Removing antibiotic usage from animal production is not the answer to antimicrobial resistance in humans, according to a new report.
The research, published yesterday (5 April) by the Royal Society, looked at various mathematical models to assess whether limiting antibiotic usage in farming would have an impact on resistance in humans.
For a “wide range of scenarios”, the report found that reducing usage in animals had “little impact” on the level of resistance in humans, as they were also exposed to high antibiotic use in hospitals and clinics.
However, the report also recognised that there was some transfer of resistance between animals and humans, and called on both sides to work to address the issue.
“If resistance dynamics in human and animal populations are coupled, as is generally thought to be the case in practice, substantial impacts on levels of resistance requires co-ordinated interventions across both populations,” said the report.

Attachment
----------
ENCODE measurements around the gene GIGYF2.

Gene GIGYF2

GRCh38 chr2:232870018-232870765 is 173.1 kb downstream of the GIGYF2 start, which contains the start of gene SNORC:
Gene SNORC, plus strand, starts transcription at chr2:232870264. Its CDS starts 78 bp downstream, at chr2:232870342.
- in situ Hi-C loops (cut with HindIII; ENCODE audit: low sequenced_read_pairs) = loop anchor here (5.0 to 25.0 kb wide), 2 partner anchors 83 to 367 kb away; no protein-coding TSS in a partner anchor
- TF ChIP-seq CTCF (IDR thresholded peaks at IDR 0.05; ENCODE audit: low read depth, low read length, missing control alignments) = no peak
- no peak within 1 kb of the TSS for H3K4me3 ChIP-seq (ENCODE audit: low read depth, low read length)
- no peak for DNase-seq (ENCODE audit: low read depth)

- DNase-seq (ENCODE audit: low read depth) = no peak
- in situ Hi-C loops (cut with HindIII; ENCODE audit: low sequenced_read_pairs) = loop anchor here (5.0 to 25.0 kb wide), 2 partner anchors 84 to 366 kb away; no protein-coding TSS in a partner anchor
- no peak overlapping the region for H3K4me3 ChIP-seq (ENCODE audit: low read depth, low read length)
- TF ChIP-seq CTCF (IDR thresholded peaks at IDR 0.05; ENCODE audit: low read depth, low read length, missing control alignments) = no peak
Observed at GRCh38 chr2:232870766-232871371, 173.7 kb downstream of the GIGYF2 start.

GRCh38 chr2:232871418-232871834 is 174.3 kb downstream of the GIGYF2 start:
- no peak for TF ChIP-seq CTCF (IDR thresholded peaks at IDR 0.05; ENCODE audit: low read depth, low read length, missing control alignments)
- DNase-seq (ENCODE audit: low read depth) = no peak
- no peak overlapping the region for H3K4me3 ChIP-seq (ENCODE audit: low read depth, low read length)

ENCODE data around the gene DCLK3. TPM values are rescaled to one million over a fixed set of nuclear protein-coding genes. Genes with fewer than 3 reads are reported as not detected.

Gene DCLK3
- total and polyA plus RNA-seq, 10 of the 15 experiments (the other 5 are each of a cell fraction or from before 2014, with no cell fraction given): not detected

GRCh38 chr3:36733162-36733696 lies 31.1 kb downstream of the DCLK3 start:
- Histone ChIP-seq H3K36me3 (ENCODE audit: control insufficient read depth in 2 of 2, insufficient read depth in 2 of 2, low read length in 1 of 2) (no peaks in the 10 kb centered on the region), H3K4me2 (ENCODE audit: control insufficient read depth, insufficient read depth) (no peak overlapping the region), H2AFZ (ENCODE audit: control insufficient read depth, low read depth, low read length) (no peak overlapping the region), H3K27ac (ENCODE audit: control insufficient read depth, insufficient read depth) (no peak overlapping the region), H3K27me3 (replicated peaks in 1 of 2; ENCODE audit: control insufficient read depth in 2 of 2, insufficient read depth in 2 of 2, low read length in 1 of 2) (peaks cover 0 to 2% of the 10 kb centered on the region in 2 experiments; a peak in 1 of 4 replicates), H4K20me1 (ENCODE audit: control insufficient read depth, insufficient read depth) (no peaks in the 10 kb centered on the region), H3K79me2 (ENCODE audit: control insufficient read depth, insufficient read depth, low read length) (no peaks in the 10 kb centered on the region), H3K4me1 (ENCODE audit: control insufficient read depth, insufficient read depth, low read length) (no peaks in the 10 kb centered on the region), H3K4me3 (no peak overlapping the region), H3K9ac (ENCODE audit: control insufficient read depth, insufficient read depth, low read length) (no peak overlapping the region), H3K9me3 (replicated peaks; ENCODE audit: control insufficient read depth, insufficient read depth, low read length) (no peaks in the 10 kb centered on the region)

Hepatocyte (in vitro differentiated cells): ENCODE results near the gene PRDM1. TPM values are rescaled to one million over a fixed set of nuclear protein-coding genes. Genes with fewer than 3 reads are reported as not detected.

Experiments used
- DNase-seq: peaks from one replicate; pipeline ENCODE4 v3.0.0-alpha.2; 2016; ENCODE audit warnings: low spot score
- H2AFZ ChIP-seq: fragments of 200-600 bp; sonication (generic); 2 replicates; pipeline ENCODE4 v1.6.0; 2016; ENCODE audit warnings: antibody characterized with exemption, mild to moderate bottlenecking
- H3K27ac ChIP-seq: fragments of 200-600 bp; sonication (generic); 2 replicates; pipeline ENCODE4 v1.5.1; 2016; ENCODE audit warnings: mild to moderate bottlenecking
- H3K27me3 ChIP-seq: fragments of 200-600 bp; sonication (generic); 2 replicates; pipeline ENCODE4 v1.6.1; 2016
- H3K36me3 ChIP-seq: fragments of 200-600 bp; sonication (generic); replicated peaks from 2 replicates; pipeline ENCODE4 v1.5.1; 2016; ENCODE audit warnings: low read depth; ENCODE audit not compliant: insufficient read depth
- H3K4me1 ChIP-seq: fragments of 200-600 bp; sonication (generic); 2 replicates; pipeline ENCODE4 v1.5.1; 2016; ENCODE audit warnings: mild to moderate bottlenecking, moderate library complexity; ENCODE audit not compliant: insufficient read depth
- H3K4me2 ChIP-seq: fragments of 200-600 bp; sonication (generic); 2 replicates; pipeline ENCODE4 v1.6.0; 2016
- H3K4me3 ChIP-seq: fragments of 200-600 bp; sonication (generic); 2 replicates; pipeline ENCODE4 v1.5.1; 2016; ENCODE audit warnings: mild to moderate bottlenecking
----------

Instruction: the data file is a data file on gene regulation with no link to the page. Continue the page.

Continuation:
Gwyn Jones, chair of the Responsible Use of Medicines in Agriculture Alliance, said the alliance would maintain its position that responsible use of antibiotics alongside well-managed reductions was the “most appropriate approach”.
“The study highlights the complexity of antibiotic resistance and the need for a ‘one health’ approach to the problem across humans and animals,” said Jones.
“While it suggests that removal of antibiotics from animal production systems is not the answer to antimicrobial resistance in humans, the food and farming sector should not in any way dilute its current focus on reducing, refining and replacing antibiotic use across all sectors.
“A drive for ‘antibiotic-free’ farm produce is not necessarily beneficial for human health and makes any related detrimental impacts on animal health and welfare even more unjustifiable.”